Monday morning it was announced by Ruidoso Downs Race Track President and General Manager, Shaun Hubbard, on local radio that a letter of intent is in place (within the last 24 hours) to purchase the racecourse by five ardent horsemen. The sale must be authorized by the New Mexico Racing Commission before being finalized. All concerned, are hopeful the deal will be approved in the fourth quarter of 2017.
The five proposed owners are: retired AT & T President and CEO Stan Sigman; Johnny Trotter; Gary McKinney; Narcisco (Chicho) Flores (all four from Texas) and John Andreini (of California). The considered sale also includes the esteemed Ruidoso Horse Sale Company. Reportedly, the above-mentioned individuals will be equal partners.
Hubbard maintained the new prospective owners share the same dedication and motivation that guided R.D. Hubbard (and later his grandson, Shaun) over the last three decades. The elder Hubbard (now 81) purchased the then financially troubled racetrack in 1988, along with Dr. Ed Allred (owner of Los Alamitos Race Course), and instituted $2.5 million in renovations. By the next year, gate receipts were up. Hubbard later purchased Allred’s interest in the facility.
The Track Foundation contributed millions of dollars in grants, plus hundreds of college scholarships southeastern individuals and organizations. The Foundation is dedicated to education, the arts and humanities. Both people were former teachers. Beside the various properties he owns in the Ruidoso area, he also invested his own money outside the track in Tularosa on a 320-acre horse farm for New Mexico-bred horses – Crystal Springs Farm.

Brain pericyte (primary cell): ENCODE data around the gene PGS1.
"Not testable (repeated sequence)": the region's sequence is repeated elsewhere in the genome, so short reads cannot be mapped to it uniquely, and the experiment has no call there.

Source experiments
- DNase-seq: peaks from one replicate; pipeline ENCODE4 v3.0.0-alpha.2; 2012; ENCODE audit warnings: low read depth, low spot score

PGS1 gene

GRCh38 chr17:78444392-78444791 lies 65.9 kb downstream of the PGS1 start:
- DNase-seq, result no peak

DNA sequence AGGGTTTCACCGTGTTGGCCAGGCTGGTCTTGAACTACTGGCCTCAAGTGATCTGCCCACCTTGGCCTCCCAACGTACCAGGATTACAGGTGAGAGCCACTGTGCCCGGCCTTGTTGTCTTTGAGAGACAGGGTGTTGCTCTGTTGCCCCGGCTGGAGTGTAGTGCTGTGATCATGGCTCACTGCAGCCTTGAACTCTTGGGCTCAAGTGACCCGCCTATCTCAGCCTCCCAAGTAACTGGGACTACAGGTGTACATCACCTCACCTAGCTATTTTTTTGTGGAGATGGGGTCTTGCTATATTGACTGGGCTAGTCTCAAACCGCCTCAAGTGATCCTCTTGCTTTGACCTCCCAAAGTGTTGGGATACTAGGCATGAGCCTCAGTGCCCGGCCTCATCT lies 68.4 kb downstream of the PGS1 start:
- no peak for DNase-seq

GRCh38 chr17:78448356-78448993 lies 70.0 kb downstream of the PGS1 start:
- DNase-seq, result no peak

When asked what intrigues him about horseracing Hubbard replied, “There’s nothing more exciting to me. There are always lots of high … and needless to say, lows.”
The Ruidoso Downs Race Track has come a long way from its origins when it was known as “Mr. Miller’s cornfield.” On Sept. 1, 1957, four nominated horses actually started in the Southwestern Futurity, which was the precursor to the venerable All American Futurity (in 1959). In the former race, a 2-year-old gelding came across the line first and collected $19,700. That prize was the largest single check ever collected by any Quarter Horse at the time. During Hubbard’s stewardship, the All American Futurity G1 went from a $2 million purse in 1989 to $3 million in 2016.
The Ruidoso Downs Race Track has been a heavy draw to thousands of visitors who not only spend money at the racecourse but also at restaurants, hotels, local shops, food stores and for automotive necessities.